Tivo-worthy: "Blow Out: Season 2"

Bravo's original programming makes me almost happy to pay my cable bill.

The first season of "Blow Out" followed uber-famousse hair stylist Jonathan Antin as he opened a second salon location in Beverly Hills. Multiple Hollywood hairstylists all in one room is a recipe for drama in itself, but what really carries the show is Jonathan's charisma. He's handsome, professional and ambitious, as well as moody, self-centered and overworked. But he balances seemingly vapid statements like "I'm about perfect hair, man," with thoughtful reflections on life as an entrepreneur. He's sincere about his art, and I respect that. Despite his leonine presence, he has a big ol' heart underneath the tattoos and hair product. Every time he cries (it's no rarity), I just want to hug him. Did I mention how handsome he is?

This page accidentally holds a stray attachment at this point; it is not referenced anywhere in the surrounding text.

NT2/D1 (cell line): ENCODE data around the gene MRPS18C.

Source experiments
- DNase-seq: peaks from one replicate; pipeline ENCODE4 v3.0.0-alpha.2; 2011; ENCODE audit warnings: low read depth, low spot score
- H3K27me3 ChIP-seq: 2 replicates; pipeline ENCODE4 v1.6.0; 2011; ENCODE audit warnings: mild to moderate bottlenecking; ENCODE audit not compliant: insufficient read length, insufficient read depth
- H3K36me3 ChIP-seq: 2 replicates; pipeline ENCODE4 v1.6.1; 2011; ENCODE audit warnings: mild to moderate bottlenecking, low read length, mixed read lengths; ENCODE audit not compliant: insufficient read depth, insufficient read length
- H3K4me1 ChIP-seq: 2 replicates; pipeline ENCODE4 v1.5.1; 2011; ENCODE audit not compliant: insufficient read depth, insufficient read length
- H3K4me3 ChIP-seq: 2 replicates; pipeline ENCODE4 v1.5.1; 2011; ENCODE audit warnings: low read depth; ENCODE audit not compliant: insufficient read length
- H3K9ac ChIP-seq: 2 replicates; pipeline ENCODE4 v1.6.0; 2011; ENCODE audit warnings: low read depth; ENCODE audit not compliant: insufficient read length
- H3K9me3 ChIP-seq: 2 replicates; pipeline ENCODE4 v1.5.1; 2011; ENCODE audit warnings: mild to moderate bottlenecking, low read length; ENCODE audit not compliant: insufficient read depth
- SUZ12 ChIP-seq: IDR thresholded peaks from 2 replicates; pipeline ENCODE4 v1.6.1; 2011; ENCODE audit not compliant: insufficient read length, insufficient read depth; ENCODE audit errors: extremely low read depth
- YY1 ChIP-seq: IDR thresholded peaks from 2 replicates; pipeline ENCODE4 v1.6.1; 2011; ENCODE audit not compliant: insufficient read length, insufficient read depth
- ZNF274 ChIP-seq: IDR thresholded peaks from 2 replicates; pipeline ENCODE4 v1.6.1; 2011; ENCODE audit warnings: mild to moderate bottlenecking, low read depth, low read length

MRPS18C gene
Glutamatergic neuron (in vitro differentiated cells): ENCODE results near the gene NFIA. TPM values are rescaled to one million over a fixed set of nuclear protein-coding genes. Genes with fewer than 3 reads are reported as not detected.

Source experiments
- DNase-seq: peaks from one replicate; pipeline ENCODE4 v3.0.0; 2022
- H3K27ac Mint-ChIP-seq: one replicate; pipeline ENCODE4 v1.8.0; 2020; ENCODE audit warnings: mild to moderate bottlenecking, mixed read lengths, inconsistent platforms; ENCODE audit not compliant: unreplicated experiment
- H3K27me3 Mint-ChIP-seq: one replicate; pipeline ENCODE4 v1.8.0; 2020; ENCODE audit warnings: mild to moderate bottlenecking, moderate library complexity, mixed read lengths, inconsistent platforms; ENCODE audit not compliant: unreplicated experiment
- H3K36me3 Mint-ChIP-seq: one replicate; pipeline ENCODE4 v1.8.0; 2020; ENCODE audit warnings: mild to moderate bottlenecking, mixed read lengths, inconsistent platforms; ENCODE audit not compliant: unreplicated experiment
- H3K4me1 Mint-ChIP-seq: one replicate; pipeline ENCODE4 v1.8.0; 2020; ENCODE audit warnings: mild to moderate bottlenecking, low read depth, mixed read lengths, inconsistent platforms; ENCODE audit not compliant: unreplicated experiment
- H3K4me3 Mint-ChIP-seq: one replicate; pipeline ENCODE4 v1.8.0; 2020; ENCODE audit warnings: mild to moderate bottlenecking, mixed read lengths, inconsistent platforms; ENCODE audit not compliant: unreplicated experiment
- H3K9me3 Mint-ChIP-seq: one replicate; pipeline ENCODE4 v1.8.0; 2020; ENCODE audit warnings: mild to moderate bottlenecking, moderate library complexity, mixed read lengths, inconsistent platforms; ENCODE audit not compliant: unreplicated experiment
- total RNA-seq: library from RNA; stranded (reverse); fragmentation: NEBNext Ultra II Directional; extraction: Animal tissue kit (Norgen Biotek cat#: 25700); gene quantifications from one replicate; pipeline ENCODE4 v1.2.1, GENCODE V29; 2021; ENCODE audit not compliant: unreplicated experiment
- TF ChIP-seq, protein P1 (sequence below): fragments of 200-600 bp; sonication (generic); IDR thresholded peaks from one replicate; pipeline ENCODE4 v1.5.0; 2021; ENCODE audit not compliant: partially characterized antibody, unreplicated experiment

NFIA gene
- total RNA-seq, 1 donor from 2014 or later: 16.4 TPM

This season he's starting his own line of hair products, complete with a group of corporate suits who are toeing the big, bad Bottom Line. Check out this video clip preview of Episode 2, where Jonathan is introduced to Scott, some sort of branding/marketing guy they're putting in charge of the Jonathan product. Scott comes to a big meeting unprepared to show Jonathan any ideas or samples of past work, then acts supremely offended when Jonathan calls him on it. Extra points for the repetition of one of my favorite phrases, "dog and pony show." **

**Allow me to point out that my comments are aimed at these people's characterizations on the show and not the real people -- because I don't know them. The "Blow Out" editors have created some fascinating characters in the editing process!


Don't you just love a change in the weather? Sunny to rainy, cold to warm, I don't care what it's changing from and to, I just love the change. It reminds me that change is possible and unexpected, and makes the challenges in my life seem a little more bearable.